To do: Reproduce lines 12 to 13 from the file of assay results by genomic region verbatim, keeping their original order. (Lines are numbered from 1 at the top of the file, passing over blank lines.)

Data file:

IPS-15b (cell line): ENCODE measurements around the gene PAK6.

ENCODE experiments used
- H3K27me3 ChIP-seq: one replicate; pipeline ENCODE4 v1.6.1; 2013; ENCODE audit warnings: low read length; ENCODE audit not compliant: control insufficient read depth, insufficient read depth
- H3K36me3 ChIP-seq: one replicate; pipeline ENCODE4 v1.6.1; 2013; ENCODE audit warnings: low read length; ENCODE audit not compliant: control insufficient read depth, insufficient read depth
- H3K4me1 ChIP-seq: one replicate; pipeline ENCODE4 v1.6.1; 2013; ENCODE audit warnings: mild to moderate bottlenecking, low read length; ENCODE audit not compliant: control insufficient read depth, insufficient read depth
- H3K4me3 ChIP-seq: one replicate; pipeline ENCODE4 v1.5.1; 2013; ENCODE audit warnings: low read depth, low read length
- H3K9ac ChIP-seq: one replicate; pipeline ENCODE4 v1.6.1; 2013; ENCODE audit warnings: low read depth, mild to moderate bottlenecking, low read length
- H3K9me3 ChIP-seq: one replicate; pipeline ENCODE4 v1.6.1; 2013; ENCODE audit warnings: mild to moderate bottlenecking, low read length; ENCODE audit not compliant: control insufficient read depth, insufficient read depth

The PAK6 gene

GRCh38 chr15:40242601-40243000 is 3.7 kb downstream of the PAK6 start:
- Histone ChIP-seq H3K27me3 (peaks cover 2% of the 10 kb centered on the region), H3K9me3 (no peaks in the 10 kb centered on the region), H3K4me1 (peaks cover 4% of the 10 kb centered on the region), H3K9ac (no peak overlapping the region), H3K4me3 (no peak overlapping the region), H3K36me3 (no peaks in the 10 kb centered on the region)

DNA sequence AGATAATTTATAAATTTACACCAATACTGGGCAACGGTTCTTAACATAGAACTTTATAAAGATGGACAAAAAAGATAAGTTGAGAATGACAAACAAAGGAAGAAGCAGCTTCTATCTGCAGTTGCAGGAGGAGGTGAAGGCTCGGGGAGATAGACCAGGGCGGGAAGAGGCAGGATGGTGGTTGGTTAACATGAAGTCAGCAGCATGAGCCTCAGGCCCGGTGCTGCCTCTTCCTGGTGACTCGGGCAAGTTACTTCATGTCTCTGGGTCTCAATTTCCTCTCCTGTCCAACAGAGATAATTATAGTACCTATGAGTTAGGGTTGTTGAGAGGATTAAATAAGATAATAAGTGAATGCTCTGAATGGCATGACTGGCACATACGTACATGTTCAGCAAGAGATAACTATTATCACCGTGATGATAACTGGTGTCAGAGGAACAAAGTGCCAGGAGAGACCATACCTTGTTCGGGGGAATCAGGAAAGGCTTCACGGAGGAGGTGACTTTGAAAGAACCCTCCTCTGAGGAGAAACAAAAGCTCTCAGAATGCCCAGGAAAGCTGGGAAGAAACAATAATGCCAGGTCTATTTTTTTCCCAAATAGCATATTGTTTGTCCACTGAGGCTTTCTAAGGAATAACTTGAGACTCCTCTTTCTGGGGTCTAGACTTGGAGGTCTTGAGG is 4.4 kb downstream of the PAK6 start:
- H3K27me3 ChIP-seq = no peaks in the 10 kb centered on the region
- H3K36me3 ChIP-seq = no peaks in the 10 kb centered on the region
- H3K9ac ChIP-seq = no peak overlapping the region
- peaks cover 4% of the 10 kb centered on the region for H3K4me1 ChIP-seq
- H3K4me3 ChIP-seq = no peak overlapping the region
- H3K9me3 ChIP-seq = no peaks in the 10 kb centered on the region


DNA sequence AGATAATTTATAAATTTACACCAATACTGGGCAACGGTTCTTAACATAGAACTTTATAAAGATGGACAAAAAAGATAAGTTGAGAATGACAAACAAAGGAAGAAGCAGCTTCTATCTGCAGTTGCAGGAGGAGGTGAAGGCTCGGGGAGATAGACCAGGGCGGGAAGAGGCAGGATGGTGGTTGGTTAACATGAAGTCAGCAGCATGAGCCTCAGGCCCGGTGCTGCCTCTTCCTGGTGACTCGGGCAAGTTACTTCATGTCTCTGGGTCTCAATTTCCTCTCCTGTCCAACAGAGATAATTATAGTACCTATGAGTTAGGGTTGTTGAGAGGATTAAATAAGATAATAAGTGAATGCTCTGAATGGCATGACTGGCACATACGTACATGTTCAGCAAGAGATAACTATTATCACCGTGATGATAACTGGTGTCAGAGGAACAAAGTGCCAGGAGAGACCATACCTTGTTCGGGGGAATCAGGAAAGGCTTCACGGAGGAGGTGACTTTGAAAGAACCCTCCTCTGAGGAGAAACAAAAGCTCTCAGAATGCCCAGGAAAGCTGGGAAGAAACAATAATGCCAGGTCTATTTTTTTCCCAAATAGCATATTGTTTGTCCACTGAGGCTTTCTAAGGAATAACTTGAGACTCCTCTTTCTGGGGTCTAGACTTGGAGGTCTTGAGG is 4.4 kb downstream of the PAK6 start:
- H3K27me3 ChIP-seq = no peaks in the 10 kb centered on the region